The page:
"The service areas of the municipal utilities are located generally within the area served by AEP and it may be reasonable to conclude that if electric service by AEP to any of these municipal distribution systems were disrupted, AEP would develop arrangements to directly serve the patrons of these local systems in the same manner that AEP has been serving several large industrial firms located within the service areas of some of these municipal systems. If this were to occur, there would be no change in the total power demands on the AEP system." Id. at 17.
The Administrative Law Judge concluded that these activities were in violation of defendants' traditional utility obligation to serve all customers on a nondiscriminatory basis, id. at 16, and ordered AEP to treat all classes of customers fairly and equitably, and to cease and desist from any actions that single out any class of customers for the purpose of indicating that its continuity of service may be in jeopardy. Id. at 20.
The Supreme Court has recognized that the doctrine of res judicata applies to factual findings made by administrative agencies acting in their judicial capacity in cases in which the agency resolved disputed factual issues that the parties had an adequate opportunity to litigate. United States v. Utah Construction & Mining Co., 384 U.S. 394, 422, 86 S. Ct. 1545, 1560, 16 L. Ed. 2d 642 (1966). Res judicata is particularly appropriate where, as here, the agency's findings reflect its particular expertise in an area committed to it by Congress. Judge Kanell's decision and all of the Initial Decisions in which plaintiffs have successfully challenged defendants' practices have been appealed, however, they are not final. 18 C.F.R. §§ 1.30-1.21. This may deprive Judge Kanell's decision of the formal res judicata effect to which it should be entitled. Nevertheless, the considered opinion of an Administrative Law Judge, acting within his area of particular expertise and on the basis of a fully litigated record, is entitled to considerable deference. At a minimum, the facts found by Judge Kanell are prima facie evidence of the truth of those matters. These facts are likewise established by independent evidence introduced in this case, and have not been rebutted by evidence offered by defendants.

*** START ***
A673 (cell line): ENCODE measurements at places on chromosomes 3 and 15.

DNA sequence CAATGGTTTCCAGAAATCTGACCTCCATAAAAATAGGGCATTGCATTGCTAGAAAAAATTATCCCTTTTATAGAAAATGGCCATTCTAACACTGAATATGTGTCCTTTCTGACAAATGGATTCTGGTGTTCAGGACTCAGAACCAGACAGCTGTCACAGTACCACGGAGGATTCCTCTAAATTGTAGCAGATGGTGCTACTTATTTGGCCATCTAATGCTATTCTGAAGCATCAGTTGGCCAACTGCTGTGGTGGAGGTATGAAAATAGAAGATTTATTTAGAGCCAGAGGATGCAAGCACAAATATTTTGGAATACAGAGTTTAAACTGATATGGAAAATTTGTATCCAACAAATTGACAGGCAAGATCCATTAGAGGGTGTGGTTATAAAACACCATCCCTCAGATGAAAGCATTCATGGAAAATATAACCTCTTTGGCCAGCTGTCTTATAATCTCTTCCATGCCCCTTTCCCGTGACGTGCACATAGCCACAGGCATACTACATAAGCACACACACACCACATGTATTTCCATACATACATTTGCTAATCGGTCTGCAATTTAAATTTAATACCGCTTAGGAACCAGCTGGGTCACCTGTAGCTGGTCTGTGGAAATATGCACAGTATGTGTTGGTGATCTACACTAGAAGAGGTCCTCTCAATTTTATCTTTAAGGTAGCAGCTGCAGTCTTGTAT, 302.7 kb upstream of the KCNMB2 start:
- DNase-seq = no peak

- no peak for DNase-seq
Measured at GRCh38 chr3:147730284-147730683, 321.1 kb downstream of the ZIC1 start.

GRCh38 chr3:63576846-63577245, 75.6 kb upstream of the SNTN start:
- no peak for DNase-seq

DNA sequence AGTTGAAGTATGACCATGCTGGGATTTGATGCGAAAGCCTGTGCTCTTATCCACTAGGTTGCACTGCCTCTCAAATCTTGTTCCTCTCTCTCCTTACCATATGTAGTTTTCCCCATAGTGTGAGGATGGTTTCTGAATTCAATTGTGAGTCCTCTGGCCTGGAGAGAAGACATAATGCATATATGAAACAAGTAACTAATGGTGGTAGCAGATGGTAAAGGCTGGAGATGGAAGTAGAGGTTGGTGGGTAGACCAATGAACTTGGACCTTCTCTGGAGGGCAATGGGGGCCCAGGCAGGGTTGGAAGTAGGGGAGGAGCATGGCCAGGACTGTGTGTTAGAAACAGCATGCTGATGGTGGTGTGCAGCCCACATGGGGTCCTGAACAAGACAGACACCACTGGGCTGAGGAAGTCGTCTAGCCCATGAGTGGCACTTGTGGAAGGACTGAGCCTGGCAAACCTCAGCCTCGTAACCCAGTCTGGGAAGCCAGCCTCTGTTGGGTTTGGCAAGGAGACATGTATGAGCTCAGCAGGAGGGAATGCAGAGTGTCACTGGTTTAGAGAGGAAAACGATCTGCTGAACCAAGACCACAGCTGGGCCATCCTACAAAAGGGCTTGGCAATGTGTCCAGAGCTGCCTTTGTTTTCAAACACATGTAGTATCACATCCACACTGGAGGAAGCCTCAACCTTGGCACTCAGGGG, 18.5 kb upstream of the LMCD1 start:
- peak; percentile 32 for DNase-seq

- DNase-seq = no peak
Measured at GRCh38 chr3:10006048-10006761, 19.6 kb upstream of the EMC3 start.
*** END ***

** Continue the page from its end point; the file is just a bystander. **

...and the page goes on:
Judge Kanell's legal conclusion that defendants have violated their traditional public utility obligation to serve all customers within I & M's service area on a fair and equitable basis is clearly supported by the evidence in this case. This court should also conclude that defendants' attempt to withdraw from the wholesale market and their other discriminatory attempts to restrict I & M's duty to serve the plaintiffs violated I & M's common law public utility obligation to offer service to all customers within the service area on an equitable and nondiscriminatory basis.
In United Gas Co. v. Railroad Comm'n of Ky., 278 U.S. 300, 309, 49 S. Ct. 150, 152, 73 L. Ed. 390 (1929), the Supreme Court of the United States stated:
"The primary duty of a public utility is to serve on reasonable terms all those who desire the service it renders. This duty does not permit it to pick and choose and to serve only those portions of the territory which it finds most profitable, leaving the remainder to get along without the service which it alone is in a position to give." *1336 Cf. Pennsylvania Water & Power Co. v. Consolidated Gas, Electric Light & Power Co., 184 F.2d 552, 567 (4th Cir.), cert. denied, 340 U.S. 906, 71 S. Ct. 282, 95 L. Ed. 655 (1950).